Israeli company GM Afcon’s V-Alert perimeter intrusion detection system employs highly advanced technology to defend a growing number of borders and critical sites, in Israel and internationally.
GM Afcon’s electronic-sensor system is appearing around sensitive borders, airports, ports, database servers, industrial sites, power plants and strategic military bases.
At the heart of the Petach Tikvah-based company’s technology is the V-Alert sensor, an electronic detector that provides an independent, pinpoint alarm when moved by an intruder. When networks of such sensors are installed on barriers, and mixed with advanced algorithms that monitor the sensor data and decide when to issue alerts, human operators receive intrusion warnings that are extremely precise and timely, while false alarms—the bane of the perimeter detection world—are reduced to a minimum.
“We are an independent daughter company of the Afcon Group,” Gil Malec, managing director at GM Afcon Security Technologies, told The Circuit digital publication. GM comes from Malec’s initials and also stands for “Gil and Martin,” with the company’s exports director being Martin Kowen.
Malec spent years supplying agricultural clients with electric fences. In 1998, he switched to the security sector, following a dramatic rise in disturbances and security incidents in the border Gaza area. He began creating security fence solutions; they were quickly adopted by Israeli communities and the IDF Home Front Command.
“This synergy with Afcon provides us with an ability to offer end-to-end solutions that include not only perimeter fences but also other systems like entry systems, CCTV and more. It provides us with financial resilience—we can participate in large projects and avoid economic challenges,” said Malec.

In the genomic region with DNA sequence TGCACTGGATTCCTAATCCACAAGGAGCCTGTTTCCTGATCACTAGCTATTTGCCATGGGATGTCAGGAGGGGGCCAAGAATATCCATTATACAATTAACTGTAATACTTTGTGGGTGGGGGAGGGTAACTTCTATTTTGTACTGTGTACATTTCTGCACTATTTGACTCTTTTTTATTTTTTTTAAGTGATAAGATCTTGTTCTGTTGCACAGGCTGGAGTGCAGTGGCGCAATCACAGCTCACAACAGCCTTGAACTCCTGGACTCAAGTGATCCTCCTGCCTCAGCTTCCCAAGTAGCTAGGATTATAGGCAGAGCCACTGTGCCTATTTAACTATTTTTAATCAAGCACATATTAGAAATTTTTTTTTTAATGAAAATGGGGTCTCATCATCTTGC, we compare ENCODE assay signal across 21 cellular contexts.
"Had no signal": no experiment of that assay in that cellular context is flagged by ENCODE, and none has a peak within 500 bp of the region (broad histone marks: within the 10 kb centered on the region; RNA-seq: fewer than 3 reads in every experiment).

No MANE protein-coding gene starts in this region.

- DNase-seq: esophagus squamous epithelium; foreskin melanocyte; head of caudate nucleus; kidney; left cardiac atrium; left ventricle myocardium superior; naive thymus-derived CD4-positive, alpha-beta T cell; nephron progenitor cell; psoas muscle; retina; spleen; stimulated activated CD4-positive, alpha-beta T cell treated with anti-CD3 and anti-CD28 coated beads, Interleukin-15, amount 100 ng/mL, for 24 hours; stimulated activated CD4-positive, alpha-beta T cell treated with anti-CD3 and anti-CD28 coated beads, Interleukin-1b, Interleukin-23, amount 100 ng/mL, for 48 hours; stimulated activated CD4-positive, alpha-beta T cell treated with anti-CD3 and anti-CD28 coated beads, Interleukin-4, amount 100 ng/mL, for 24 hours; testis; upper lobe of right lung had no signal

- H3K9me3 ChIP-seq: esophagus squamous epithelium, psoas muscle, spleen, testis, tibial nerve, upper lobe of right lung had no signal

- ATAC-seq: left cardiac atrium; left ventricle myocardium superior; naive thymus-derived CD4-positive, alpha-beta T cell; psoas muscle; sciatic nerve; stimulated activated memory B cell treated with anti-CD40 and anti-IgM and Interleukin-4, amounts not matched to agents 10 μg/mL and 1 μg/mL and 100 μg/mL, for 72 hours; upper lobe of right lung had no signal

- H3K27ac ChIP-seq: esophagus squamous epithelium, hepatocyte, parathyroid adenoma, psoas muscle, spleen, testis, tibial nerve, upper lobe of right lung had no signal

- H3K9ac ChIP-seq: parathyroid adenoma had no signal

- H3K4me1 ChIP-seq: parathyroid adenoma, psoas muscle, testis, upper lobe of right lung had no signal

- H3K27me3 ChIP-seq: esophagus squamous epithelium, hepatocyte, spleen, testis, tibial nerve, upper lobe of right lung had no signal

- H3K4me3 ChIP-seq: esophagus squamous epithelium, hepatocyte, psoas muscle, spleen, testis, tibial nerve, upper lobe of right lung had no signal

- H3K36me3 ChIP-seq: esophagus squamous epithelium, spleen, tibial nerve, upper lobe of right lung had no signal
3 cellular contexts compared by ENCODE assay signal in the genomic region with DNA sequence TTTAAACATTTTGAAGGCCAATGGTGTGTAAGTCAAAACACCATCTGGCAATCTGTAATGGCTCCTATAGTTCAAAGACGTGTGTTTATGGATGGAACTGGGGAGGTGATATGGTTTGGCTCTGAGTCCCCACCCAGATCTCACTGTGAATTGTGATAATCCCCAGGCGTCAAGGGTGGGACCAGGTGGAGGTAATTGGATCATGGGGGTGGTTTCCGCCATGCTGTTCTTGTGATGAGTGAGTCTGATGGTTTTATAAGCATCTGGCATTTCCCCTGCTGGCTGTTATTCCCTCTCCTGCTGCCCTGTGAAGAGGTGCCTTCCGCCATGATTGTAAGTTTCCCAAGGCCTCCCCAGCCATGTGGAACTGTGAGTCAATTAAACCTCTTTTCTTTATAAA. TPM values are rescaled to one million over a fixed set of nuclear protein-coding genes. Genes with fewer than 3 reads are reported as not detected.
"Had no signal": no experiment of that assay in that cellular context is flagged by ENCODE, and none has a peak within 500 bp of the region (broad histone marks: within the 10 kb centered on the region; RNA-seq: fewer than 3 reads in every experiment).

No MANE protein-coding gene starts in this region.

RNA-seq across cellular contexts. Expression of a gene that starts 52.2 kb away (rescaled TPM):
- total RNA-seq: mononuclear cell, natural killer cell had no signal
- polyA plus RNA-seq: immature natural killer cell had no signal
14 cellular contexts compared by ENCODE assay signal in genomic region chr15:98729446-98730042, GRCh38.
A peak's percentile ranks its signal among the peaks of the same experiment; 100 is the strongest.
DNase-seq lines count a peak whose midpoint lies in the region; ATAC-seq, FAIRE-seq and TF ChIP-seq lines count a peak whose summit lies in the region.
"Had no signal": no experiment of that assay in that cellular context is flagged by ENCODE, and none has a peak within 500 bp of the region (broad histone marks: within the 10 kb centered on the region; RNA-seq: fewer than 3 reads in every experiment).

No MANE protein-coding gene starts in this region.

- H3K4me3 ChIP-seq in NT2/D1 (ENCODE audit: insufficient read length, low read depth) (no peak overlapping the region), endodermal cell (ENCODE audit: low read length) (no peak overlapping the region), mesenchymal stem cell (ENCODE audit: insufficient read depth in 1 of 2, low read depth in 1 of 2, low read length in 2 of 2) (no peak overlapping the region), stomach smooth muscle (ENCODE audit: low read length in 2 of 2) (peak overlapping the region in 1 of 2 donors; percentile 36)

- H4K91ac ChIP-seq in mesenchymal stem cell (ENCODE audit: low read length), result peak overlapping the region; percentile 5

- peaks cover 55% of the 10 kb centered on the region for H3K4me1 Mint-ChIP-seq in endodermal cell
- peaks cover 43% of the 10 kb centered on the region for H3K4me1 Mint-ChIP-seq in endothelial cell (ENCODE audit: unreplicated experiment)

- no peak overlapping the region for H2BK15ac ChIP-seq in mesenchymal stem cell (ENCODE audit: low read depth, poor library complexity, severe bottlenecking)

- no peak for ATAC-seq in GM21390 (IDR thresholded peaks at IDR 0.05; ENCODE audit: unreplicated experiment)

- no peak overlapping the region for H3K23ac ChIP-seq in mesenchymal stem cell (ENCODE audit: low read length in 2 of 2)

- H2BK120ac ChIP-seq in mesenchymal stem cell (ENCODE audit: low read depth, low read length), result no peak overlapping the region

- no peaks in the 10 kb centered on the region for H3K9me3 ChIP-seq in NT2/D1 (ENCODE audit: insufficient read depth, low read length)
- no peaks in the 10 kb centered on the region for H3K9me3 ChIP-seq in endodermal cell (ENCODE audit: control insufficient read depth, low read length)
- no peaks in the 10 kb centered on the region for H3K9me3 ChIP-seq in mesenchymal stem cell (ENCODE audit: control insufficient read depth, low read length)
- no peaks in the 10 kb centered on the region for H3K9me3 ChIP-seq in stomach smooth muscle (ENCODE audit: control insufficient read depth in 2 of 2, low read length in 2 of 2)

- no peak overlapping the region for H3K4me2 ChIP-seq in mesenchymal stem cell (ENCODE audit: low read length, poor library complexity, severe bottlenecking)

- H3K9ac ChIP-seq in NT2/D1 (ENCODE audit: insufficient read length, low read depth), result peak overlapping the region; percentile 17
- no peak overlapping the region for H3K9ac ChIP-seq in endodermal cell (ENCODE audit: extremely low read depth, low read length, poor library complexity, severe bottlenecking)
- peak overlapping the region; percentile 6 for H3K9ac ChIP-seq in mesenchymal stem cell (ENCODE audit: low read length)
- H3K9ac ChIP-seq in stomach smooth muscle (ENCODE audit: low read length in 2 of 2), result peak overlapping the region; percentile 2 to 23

The majority of GM Afcon’s 15 people work in research and development as the company both directly supplies a range of clients and sells to a variety of distributors.
Borders, communities and bases
“Our solution is the only one in Israel that has been authorized for use by all Israeli security organizations,” said Malec. This includes the Israel Defense Forces, which approved the solution for installation on the borders, in communities that require protection as well as at bases. It also includes the National Security Council, the IDF Home Front Command, the Israel Police and the Prime Minister’s Office.
The V-Alert has also been installed on borders abroad that the company cannot name. Other clients include Oslo Airport and the Spanish Aviation Safety and Security Agency.
Kowen said, “The majority of our clients are critical infrastructure providers—airports, oil and gas installations, power plants, as well as factories and warehouses. We work in several countries including Ukraine, Norway, Sweden and Spain, and we have projects in Mexico, India, Korea and Uzbekistan.”
GM Afcon conducted a great deal of business in Ukraine before the outbreak of the war, which led to a pause lasting some seven months, Kowen said. Activity has recently resumed as the Ukrainians engage in rebuilding in some areas, he continued.